There is no legal or civil recourse for innocent people framed for murder by corrupt, ambitious prosecutors. This is the position taken by respondents — including the Obama administration, 28 state governments, and “every major prosecutors organization in the country” — in a lawsuit scheduled to be heard by the Supreme Court, reports NPR.
Plaintiffs Terry Harrington and Curtis McGhee served 25 years in prison for the murder of a retired police officer in Council Bluffs, Iowa, before critical, long-buried police records were pried loose through Harrington’s persistent campaign for exoneration.
The suppressed records documented a conspiracy by police and prosecutors to suborn perjury against Harrington and McGhee while suppressing evidence that pointed at another suspect — Charles Gates.
Omaha residents Harrington and McGhee were two young black men from across the state line; Gates was a white hometown resident whose brother-in-law was a captain in the Council Bluffs Fire Department. Witnesses had seen Gates in the vicinity of the murder with a shotgun. He failed a polygraph test when questioned by the police. Yet the police let him go and focused their attention on Harrington.
The chief witness against Harrington and McGhee was a juvenile criminal named Kevin Hughes, who had originally identified two other men as the murderers. He also equivocated about the murder weapon, first identifying it as a handgun, then a 20-gauge shotgun, and finally as a 12-gauge shotgun. Hughes also failed a polygraph test. Yet his “testimony” was sufficient to indict Harrington and McGhee, and he was the star witness in the trial that resulted in a life sentence for the two men.
After the police records were uncovered in 2003, Harrington successfully petitioned the Iowa State Supreme Court to overturn his conviction. Subsequently, all of the witnesses against him recanted their perjured testimony. Harrington and McGhee (who agreed to a plea deal in exchange for time served) have field a federal civil rights lawsuit against the prosecutors and police who framed them.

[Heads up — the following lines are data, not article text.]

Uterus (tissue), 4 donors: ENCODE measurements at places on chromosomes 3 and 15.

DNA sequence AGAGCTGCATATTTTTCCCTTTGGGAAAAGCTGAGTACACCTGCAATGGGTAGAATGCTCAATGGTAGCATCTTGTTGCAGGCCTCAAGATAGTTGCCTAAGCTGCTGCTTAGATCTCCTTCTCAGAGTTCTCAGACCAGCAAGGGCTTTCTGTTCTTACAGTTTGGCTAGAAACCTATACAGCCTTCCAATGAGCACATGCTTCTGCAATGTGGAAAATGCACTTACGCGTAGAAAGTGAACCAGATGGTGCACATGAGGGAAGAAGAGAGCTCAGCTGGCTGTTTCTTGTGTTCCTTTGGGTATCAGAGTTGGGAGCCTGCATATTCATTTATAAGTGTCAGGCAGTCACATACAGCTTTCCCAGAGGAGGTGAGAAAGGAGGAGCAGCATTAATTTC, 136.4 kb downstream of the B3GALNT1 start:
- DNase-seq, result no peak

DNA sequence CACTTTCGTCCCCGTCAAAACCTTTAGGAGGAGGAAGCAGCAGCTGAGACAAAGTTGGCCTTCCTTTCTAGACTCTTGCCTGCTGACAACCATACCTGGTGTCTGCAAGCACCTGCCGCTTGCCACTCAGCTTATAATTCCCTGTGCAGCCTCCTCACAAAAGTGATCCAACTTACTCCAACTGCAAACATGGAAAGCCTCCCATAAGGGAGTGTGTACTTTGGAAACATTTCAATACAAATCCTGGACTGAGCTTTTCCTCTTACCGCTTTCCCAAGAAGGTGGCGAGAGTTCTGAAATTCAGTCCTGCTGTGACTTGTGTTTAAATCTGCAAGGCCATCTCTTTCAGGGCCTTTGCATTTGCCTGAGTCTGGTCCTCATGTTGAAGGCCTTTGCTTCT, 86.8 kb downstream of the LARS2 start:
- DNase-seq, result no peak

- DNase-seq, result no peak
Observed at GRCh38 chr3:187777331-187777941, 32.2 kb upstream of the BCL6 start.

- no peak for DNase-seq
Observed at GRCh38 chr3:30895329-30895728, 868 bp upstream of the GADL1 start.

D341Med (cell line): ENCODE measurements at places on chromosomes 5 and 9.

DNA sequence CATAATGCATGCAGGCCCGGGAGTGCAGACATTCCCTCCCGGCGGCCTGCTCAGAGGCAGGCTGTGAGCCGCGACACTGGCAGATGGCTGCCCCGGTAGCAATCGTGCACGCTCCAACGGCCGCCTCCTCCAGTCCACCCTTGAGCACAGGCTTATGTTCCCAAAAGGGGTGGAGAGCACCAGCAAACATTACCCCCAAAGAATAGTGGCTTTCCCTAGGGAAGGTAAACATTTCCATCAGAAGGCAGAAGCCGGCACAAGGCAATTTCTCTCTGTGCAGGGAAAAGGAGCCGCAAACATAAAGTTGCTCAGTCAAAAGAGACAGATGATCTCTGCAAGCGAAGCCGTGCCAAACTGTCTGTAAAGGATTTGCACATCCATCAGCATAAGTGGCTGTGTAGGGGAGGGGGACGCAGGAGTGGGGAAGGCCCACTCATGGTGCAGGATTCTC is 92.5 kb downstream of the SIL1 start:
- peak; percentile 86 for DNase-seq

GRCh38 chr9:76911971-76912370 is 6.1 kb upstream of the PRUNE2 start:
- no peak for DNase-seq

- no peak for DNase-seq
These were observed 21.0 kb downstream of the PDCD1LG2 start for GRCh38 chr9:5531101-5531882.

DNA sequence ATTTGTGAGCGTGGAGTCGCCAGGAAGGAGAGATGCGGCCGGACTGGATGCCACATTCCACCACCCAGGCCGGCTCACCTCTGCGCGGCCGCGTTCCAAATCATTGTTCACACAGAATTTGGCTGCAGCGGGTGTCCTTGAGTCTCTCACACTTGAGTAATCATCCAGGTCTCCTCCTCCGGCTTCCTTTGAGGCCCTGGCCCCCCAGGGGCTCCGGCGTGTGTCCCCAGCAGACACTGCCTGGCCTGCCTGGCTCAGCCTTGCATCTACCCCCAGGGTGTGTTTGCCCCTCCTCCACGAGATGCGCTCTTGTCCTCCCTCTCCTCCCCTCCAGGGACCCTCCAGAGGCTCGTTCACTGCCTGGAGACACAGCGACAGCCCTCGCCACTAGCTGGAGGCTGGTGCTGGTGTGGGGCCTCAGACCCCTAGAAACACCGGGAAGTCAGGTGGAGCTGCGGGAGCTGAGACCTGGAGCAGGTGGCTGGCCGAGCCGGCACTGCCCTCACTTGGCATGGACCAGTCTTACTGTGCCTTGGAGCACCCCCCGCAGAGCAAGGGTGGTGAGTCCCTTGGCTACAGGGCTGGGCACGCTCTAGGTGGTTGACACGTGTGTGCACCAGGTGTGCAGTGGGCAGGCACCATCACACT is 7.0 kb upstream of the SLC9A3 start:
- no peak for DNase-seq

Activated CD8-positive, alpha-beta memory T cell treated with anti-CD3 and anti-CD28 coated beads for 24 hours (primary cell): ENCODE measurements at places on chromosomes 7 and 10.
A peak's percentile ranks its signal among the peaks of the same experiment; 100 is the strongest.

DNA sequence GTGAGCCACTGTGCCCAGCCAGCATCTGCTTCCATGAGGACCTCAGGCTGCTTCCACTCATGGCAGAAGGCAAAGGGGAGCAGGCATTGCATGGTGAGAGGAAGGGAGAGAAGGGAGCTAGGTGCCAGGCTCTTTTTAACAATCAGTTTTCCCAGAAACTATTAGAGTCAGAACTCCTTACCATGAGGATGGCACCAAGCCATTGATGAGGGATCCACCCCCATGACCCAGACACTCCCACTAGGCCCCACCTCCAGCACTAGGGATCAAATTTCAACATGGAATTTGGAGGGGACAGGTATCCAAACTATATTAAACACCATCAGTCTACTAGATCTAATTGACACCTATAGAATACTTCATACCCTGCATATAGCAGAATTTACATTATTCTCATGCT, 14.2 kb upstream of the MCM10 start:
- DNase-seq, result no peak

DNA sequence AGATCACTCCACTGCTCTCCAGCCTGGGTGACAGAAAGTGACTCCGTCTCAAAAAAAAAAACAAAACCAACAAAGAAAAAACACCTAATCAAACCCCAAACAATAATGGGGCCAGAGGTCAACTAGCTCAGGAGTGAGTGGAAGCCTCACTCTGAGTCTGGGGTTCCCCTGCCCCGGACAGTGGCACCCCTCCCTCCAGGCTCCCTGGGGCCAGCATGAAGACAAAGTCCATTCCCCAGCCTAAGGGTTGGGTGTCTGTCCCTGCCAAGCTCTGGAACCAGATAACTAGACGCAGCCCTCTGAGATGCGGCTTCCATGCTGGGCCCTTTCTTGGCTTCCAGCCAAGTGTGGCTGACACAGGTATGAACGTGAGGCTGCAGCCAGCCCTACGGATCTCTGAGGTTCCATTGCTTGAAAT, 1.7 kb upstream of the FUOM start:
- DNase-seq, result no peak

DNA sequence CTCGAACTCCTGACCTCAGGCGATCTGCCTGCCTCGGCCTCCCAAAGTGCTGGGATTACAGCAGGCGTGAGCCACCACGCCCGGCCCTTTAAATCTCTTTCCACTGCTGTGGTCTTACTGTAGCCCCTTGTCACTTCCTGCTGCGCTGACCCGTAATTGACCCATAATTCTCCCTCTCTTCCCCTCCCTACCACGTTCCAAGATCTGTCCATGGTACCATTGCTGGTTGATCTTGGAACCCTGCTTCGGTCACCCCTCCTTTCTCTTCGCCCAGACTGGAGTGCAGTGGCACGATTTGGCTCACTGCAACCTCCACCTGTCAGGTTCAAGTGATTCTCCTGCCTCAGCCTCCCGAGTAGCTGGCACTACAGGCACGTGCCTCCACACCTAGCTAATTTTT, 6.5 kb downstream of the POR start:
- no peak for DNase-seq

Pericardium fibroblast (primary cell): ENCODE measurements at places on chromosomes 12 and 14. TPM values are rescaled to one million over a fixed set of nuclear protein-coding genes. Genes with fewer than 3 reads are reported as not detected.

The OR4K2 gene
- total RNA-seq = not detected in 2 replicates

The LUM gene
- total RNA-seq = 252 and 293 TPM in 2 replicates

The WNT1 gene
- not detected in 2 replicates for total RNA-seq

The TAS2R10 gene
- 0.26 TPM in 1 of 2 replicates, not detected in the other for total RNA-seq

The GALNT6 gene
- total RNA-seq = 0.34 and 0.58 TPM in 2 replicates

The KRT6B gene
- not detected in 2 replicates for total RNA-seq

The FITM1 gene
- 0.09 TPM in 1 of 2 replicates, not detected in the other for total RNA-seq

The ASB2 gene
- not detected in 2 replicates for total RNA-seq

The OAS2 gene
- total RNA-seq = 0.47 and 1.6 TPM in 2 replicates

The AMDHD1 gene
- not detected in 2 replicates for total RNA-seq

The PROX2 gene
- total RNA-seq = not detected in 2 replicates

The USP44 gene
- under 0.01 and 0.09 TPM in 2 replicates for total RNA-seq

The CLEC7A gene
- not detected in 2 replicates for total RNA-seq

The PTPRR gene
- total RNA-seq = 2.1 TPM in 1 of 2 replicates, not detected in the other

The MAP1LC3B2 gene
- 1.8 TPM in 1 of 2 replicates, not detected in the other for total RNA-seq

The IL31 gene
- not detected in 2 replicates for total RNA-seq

In a fashion familiar to students of the criminal sociopaths who become prosecutors, the team responsible for wrongfully sending Harrington and McGhee to prison maintain that they are guilty. They then offer a contradictory and terrifying defense: Even if they did frame those innocent men, “prosecutors, under established Supreme Court precedent, have total immunity from being sued,” summarizes NPR.
It should surprise nobody that the Supreme Court has confected a doctrine of plenary immunity for prosecutors, who cannot be sued for anything they do at trial — such as lying, concealing evidence, suborning perjury from the witness stand, and the other familiar tactics found in the arsenal of every government-employed lawyer.
Stephen Sanders, the attorney for the respondents in the lawsuit, insists that there is “no freestanding constitutional right not to be framed.” Even when prosecutors file charges they know are false and malicious, “that’s an absolutely immunized activity,” he claims.
Harrington and McGhee maintain that the courtroom immunity claimed by prosecutors does not extend to the investigative phase of this case, which is where the conspiracy to frame the plaintiffs was enacted. Former Solicitor General Paul Clement, who represents the wrongfully imprisoned men, notes that the relevant precedents all apply after an indictment has been filed.
If Harrington and McGhee prevail in this case, it will be an ironic and bitter victory, since it will simply ratify something rational people should consider obvious — namely, that prosecutors shouldn’t engage in criminal conspiracies for the purpose of imprisoning innocent people.
Immunizing prosecutors against such crimes is entirely typical of the culture of corrupt impunity that has enveloped the “justice” system.
Here’s another illustration: Just days ago a federal appeals court ruled that Canadian citizen Maher Arar, who was unjustly detained by the federal government at JFK airport and then sent to Syria to be tortured for nearly a year, has no legal or civil recourse against the officials responsible for his suffering.
Consider as well that in a dissenting opinion written just a few months ago Supreme Court “Justice” Antonin Scalia made the remarkable claim that there is no constitutional prohibition against executing a wrongfully convicted individual: “This court has never held that the Constitution forbids the execution of a convicted defendant who has had a full and fair trial but is later able to convince a court that he is ‘actually’ innocent.”
The people operating the government’s apparatus of prosecution, imprisonment, torture, and official murder are a specially protected criminal class far more threatening than their private sector competition.
(Thanks to David Kramer for letting me know about the Harrington/McGhee case.)8:39 am on November 4, 2009 Email William Norman Grigg